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In the end, shopping for food that is safe to eat and farmed humanely requires a lot of blind trust. Too much. And this is why legislation that further undermines consumer protections is so dangerous. Help stop the King Amendment before it goes before a senate vote in September by signing the petition here. The Organic Consumers Association has also launched a national petition, asking people to tell their representatives that if they pass a Farm Bill with the King Amendment, or other similar riders or amendments, their constituents will vote (or throw) them out of office.

Brett Barth is a cultural reporter who has covered everything from large-scale environmental disasters in the Gulf Coast to small inspirations like “Precycling” (that’s doing recycling one better by eliminating packaging altogether).  He’s currently at work on a novel involving the use of land art to protect wildlife. He lives in Venice, California and in his spare time he makes mixed attempts to repurpose things.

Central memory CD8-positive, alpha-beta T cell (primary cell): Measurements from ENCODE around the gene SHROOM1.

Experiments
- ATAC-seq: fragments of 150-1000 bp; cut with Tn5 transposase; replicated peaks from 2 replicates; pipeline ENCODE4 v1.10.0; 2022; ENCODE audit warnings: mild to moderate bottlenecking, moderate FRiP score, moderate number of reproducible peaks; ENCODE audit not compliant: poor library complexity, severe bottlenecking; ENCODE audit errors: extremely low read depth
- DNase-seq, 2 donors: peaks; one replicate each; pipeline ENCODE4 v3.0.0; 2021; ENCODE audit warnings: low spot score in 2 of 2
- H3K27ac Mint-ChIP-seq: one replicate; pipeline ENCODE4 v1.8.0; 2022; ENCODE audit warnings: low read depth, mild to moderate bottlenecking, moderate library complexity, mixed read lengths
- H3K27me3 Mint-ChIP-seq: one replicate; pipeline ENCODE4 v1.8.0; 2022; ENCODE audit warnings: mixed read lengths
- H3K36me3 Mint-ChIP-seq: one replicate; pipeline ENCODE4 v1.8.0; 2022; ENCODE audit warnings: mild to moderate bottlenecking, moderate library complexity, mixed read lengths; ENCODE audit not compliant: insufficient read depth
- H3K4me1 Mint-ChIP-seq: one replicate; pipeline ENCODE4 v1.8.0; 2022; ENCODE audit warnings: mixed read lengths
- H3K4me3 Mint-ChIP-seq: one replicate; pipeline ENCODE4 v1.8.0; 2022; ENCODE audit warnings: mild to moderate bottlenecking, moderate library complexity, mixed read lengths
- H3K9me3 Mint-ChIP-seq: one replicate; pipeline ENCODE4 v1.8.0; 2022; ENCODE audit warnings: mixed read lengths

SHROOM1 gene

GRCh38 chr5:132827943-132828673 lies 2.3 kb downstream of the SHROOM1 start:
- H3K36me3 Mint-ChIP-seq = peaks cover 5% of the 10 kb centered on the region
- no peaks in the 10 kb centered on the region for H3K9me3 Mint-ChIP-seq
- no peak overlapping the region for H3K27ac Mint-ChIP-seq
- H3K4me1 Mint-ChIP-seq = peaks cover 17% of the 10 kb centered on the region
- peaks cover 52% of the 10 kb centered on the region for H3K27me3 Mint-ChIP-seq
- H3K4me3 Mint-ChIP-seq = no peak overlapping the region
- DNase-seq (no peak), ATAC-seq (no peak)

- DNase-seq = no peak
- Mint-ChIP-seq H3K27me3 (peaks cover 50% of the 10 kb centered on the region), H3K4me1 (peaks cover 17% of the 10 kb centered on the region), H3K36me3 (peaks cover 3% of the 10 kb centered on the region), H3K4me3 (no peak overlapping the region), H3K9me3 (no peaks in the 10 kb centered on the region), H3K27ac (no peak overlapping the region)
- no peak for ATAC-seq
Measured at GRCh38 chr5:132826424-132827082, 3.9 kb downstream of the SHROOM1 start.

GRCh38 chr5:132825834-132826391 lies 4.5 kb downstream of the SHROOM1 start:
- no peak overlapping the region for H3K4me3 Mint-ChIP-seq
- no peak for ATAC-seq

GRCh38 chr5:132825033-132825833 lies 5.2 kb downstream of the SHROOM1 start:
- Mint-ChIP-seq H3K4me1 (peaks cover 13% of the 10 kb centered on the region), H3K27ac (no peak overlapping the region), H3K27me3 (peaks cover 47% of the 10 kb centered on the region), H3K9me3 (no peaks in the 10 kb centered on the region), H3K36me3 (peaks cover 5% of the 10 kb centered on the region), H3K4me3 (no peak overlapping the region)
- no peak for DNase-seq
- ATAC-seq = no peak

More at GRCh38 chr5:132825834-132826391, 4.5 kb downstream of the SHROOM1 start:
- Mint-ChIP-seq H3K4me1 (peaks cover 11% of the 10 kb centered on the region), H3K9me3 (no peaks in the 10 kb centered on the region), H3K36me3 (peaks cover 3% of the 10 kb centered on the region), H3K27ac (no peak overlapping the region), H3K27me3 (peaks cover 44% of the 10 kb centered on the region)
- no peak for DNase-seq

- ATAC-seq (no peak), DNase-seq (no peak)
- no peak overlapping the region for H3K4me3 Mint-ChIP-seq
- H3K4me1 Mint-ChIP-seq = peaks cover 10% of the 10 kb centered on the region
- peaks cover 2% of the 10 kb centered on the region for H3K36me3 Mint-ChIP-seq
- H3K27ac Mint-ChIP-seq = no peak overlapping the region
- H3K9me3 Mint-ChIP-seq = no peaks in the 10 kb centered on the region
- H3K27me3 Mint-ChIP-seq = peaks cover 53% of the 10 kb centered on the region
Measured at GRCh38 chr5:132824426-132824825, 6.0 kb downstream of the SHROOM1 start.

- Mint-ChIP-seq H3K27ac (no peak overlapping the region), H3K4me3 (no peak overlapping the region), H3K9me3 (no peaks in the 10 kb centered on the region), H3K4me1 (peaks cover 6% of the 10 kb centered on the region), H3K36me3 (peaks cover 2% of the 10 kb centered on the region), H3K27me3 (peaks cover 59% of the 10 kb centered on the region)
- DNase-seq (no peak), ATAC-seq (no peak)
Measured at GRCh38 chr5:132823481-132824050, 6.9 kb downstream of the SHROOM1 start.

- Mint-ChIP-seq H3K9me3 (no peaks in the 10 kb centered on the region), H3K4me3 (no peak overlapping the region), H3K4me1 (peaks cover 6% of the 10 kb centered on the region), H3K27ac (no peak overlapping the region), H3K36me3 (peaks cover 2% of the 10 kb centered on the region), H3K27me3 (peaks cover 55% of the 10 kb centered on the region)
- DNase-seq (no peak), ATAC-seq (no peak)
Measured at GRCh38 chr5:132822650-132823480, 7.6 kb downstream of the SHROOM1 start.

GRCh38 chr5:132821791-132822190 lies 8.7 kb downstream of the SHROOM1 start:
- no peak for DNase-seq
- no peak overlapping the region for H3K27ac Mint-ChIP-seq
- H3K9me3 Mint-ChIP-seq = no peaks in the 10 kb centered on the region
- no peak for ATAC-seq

1 thought on “Chicken à la King”

  1. I am lucky to live in an area where I can drive down the street and find many sources of local eggs. I can see the fat, happy chickens pecking around. But even people without this type of access can try and source food more ethically. Another, and perhaps most important, way to change this type of animal cruelty is to start getting involved. It may sound trite, but people should really be getting out and voting, and passing the importance of this on to their kids.